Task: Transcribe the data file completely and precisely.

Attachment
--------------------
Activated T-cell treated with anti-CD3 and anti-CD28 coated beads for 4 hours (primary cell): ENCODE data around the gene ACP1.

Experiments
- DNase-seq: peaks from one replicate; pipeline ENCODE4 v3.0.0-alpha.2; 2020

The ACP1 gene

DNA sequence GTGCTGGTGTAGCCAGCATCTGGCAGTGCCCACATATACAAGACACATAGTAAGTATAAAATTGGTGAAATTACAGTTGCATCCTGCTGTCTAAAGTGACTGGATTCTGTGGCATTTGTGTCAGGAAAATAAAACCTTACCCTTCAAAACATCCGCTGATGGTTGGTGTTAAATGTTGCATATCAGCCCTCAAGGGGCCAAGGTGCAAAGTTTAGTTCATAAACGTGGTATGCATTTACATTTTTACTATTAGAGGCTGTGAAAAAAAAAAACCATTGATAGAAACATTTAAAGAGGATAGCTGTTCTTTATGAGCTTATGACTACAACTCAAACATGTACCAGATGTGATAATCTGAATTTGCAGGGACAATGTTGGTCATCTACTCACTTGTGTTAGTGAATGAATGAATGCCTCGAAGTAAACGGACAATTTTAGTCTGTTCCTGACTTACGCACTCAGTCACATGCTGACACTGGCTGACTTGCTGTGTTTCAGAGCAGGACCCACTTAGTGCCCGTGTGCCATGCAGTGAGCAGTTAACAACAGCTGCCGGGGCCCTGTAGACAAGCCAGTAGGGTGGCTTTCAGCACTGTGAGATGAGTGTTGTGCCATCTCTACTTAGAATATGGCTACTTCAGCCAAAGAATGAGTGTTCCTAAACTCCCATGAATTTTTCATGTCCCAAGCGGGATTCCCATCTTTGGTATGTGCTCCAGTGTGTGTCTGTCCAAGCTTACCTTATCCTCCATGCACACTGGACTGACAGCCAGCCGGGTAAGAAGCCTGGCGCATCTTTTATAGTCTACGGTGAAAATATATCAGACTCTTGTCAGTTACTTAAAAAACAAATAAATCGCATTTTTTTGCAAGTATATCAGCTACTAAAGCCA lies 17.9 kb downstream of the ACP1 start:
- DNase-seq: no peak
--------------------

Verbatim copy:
Activated T-cell treated with anti-CD3 and anti-CD28 coated beads for 4 hours (primary cell): ENCODE data around the gene ACP1.

Experiments
- DNase-seq: peaks from one replicate; pipeline ENCODE4 v3.0.0-alpha.2; 2020

The ACP1 gene

DNA sequence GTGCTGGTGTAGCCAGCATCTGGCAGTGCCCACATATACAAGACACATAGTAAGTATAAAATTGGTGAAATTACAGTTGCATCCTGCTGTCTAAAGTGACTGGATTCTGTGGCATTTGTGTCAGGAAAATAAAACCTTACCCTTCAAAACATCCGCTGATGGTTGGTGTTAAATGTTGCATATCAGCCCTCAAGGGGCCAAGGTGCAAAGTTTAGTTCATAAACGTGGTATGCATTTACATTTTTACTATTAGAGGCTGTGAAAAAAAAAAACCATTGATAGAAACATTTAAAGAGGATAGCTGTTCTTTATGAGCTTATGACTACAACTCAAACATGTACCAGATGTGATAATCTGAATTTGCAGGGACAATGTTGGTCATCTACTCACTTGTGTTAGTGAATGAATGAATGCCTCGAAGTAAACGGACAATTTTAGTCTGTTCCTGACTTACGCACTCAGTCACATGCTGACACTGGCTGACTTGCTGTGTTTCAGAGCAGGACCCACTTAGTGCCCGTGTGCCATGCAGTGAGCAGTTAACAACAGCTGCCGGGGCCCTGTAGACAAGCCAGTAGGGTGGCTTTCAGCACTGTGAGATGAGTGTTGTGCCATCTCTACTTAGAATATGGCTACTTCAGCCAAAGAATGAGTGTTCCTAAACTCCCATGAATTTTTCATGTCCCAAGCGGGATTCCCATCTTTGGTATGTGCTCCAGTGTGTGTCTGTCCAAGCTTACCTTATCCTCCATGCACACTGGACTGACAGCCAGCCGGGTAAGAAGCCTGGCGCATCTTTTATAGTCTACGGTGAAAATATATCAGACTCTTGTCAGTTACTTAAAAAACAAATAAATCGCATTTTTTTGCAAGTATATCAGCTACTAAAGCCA lies 17.9 kb downstream of the ACP1 start:
- DNase-seq: no peak